Do you remember having a pen pal in elementary school? Having one was once a popular pastime. With the growing popularity of Facebook and Skype, the popularity of pen pal programs seems to be dying out. But, that’s not necessarily true.
In the past, these programs gave millions of people the opportunity to practice their writing skills, broaden their minds and learn about a different lifestyle, religion, or even country. They were popular parts of school curriculums, religious groups, and other organizations like the Girl Scouts. Some of the friendships that have been made through these programs have been truly inspirational.
In 1949, Joan Otto of West Virginia and her youth church group wrote letters to Japanese schoolchildren, to help them with their English studies. Most of her friends stopped writing after six months, but Otto continued to write to Yoshiko Oguchi. After 63 years they are still writing. They called and made sure each other was safe after 9/11 and the 2011earthquake and tsunami in Japan. Both women, now in their seventies, met this year for the first time.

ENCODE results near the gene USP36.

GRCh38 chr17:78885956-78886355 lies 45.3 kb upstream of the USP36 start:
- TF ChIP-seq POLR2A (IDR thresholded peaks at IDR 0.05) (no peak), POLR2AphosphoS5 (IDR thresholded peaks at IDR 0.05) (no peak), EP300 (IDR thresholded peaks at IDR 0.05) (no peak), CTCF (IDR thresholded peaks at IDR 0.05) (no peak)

While there are still some schools and organizations who participate in traditional mail pen pal programs, new gadgets and equipment are changing the communication process. E-Buddies or Cyber Bonds (when the two individuals communicate through email) has taken off in popularity. However, it doesn’t hinder the pen pal programs at all. In fact, it makes it easier for friendships to be formed with quick responses and more frequent dialogue.
Become a Pen Pal Yourself
Though Otto admits that she prefers handwritten letters and considers emails to be “less intimate and revealing,” she and Oguchi have decided to use the modern technology because it’s more convenient. If you’re interested in having a pen pal and making a difference, check out the Mindful suggestions listed below.
- Consider a noteworthy foundation. For instance, the National Alopecia Areata Foundation supports research to find a cure for this autoimmune skin disease. Their pen pal program offers support for those living from the disease. And Best Buddies International, a nonprofit organization for people with intellectual and developmental disabilities (IDD), also has an e-Buddies program.
- Consider a local nursing home. Some nursing homes residents get lonely, especially when their family is far away. So there are nursing homes that have started pen pal programs for them.